To the benefit of the
Adolphus Washington Greely was a United States Army officer, polar explorer, recipient of the Medal of Honor. He began his long and distinguished military career shortly after the outbreak of the American Civil War. On 26 July 1861, he enlisted in the 19th Massachusetts Infantry Regiment at the age of 17, after having been rejected twice before. Over the next two years he worked his way up the enlisted ranks to 1st sergeant. On 18 March 1863, he was commissioned as a second lieutenant in the 81st United States Colored Infantry, he was promoted to 1st lieutenant on 26 April 1864 and to captain on 4 April 1865. After the war he received a brevet promotion to major to rank from 13 March 1865 for "faithful and meritorious service during the war", he was mustered out of the Volunteer Army on 22 March 1867. He was commissioned as a second lieutenant in the 36th Infantry Regiment of the Regular Army on 7 March 1867 and was reassigned to the 5th Cavalry Regiment on 14 July 1869 after the 36th Infantry was disbanded.
He was promoted to first lieutenant on 27 May 1873. In 1881, First Lieutenant Greely was given command of the Lady Franklin Bay Expedition on the ship Proteus. Promoted by Henry W. Howgate, its purpose was to establish one of a chain of meteorological-observation stations as part of the First International Polar Year; the expedition was commissioned by the US government to collect astronomical and polar magnetic data, carried out by the astronomer Edward Israel, part of Greely's crew. Another goal of the expedition was to search for any clues of the USS Jeannette, lost in the Arctic two years earlier. Greely was without previous Arctic experience, but he and his party were able to discover many hitherto unknown miles along the coast of northwest Greenland; the expedition crossed Ellesmere Island from east to west and Lt. James B. Lockwood and Sgt. David Legge Brainard achieved a new "farthest north" record of 83°23'8" on Lockwood Island. In 1882, Greely sighted a mountain range during a dog sledding exploration to the interior of northern Ellesmere Island and named them the Conger Range.
He sighted the Innuitian Mountains from Lake Hazen. Two consecutive supply parties failed to reach Greely's party encamped at Fort Conger on Ellesmere Island in 1882 and 1883. In accordance with his instructions for this case, Greely decided in August 1883 to abandon Fort Conger and retreat south with his team, they reached Cape Sabine expecting to find food and equipment depots from the supply ships, but these had not been provided. With winter setting in Greely and his men were forced to winter at Cape Sabine with inadequate rations and little fuel. A rescue expedition, led by Capt. Winfield Scott Schley on the USRC Bear, was sent to rescue the Greely party. By the time Bear and ships Thetis and Alert arrived on June 22, 1884, to rescue the expedition, nineteen of Greely's 25-man crew had perished from starvation, hypothermia, and, in the case of Private Henry, gunshot wounds from an execution ordered by Greely. Greely and the other survivors were themselves near death; the returning survivors were venerated as heroes, though the heroism was tainted by sensational accusations of cannibalism during the remaining days of low food.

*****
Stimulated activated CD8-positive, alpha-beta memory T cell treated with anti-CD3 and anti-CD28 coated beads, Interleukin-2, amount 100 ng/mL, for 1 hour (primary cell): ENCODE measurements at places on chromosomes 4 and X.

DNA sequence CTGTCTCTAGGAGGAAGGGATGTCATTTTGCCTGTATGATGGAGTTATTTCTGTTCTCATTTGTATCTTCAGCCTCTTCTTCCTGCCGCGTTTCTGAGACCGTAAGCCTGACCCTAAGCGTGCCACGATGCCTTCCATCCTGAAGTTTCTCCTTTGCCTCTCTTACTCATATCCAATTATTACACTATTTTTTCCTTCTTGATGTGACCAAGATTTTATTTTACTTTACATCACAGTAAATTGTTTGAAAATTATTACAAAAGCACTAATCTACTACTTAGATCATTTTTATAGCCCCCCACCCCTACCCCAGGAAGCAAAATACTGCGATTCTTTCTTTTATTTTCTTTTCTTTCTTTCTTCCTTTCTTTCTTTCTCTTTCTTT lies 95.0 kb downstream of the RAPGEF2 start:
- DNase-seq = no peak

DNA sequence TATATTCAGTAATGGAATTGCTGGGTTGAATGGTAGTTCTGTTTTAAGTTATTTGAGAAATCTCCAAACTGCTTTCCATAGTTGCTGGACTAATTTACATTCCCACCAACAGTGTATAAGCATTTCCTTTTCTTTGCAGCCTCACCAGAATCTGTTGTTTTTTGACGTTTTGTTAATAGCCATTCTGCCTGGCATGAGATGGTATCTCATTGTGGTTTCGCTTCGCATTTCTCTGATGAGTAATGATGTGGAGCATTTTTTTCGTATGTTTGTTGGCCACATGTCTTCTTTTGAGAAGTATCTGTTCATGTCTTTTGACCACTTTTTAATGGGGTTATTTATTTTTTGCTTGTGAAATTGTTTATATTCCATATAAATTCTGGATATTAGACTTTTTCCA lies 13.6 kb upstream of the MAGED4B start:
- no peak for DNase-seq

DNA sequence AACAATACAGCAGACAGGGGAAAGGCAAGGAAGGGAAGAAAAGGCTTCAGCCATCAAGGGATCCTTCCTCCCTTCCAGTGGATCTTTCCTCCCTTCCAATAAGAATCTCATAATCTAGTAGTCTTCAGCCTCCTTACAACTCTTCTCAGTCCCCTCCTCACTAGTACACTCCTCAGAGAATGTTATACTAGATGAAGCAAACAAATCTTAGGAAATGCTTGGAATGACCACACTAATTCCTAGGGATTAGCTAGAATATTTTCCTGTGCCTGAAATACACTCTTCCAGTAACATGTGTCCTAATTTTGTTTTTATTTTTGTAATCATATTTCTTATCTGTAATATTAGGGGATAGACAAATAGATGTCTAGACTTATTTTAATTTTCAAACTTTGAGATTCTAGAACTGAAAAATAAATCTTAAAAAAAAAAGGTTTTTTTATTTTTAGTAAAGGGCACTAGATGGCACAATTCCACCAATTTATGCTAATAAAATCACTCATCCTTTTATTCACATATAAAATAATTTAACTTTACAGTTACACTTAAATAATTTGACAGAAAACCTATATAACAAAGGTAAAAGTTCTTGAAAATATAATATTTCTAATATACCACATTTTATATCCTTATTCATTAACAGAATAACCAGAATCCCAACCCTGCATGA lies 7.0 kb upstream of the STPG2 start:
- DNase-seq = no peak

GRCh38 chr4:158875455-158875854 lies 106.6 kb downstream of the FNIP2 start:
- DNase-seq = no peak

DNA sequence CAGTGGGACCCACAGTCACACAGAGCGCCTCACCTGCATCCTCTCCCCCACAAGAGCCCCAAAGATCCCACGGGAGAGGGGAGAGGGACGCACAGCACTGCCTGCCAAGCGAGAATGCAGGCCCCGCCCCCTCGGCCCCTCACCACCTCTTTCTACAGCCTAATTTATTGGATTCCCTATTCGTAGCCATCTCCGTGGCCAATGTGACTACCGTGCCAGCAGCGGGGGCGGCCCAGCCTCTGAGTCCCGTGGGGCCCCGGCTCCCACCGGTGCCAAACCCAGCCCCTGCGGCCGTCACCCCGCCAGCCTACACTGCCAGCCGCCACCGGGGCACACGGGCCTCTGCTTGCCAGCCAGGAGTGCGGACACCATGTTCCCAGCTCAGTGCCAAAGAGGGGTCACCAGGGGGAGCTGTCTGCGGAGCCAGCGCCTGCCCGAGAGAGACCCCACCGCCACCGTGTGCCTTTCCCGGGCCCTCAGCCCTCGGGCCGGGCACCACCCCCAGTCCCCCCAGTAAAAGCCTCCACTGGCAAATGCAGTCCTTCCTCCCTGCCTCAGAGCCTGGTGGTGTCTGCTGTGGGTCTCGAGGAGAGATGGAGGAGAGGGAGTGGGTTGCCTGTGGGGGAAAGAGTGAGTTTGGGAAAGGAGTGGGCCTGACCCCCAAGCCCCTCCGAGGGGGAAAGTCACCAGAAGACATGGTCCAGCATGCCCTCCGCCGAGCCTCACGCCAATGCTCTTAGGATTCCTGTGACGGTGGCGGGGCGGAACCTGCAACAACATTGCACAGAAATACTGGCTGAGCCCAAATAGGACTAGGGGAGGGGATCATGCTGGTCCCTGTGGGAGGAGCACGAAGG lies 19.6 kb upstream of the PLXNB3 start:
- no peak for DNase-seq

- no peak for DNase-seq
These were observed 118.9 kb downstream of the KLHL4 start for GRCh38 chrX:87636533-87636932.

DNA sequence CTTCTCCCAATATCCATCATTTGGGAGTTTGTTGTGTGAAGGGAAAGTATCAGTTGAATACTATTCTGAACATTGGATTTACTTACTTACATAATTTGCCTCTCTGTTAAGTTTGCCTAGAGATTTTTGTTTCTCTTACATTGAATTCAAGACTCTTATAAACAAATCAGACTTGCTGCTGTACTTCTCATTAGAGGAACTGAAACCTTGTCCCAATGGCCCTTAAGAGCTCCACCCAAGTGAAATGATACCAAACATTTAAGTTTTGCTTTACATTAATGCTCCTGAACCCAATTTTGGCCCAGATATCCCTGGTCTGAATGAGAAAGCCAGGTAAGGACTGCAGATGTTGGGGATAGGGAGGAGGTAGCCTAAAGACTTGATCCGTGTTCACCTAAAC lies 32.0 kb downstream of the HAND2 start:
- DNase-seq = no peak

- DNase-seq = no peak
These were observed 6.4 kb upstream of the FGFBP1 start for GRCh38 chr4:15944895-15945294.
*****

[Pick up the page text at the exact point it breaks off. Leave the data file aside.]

An exhibition on the "Greely expedition" was part of the Columbian Exposition in 1893 and was captured on stereoscopic images. In June 1886, Greely was promoted to captain after serving twenty years as a lieutenant and, in March 1887, President Grover Cleveland appointed him as Chief Signal Officer of the U. S. Army with the rank of brigadier general. During his tenure as Chief Signal Officer of the Army, the following military telegraph lines were constructed and maintained during the Spanish–American War: Puerto Rico, 800 miles. In connection with Alaska General Greely had constructed under adverse conditions a telegraph system of nearly 4,000 mi, consisting of submarine cables, land cables and wireless telegraphy, the latter covering a distance of 107 mi, which at the time of installation was the longest commercial system working in the world. In 1906, he served as military commander over the emergency situation created by the San Francisco earthquake. On February 10, 1906, he was promoted to major general and on March 27, 1908, he retired, having reached the mandatory retirement age of 64.
In 1911 he represented the United States Army at the coronation of King George V. On March 21, 1935, a special act of Congress awarded Greely the Medal of Honor in recognition of his long and distinguished career, he is the second person to be awarded the Medal of Honor for "lifetime achievement" rather than for acts of physical courage at the risk of one's own life. His was the last award of the Medal of Honor by the Army for non-combat service. General Greely died on October 20, 1935, in Washington, D. C. and is buried in Arlington National Cemetery, Virginia. Greely attended the First Presbyterian Church and married Henrietta Nesmith in 1878 and with her had six children: Antoinette in 1879, Adola in 1881, John in 1885, Rose in 1887, Adolphus in 1889, Gertrude in 1891. Henrietta was a member of the Daughters of the American Revolution and one of the founding vice presidents general of the Children of the American Revolution. After the Civil War, Greely became a companion of the District of Columbia Commandery of the Military Order of the Loyal Legion of the United States - a military society composed of Union officers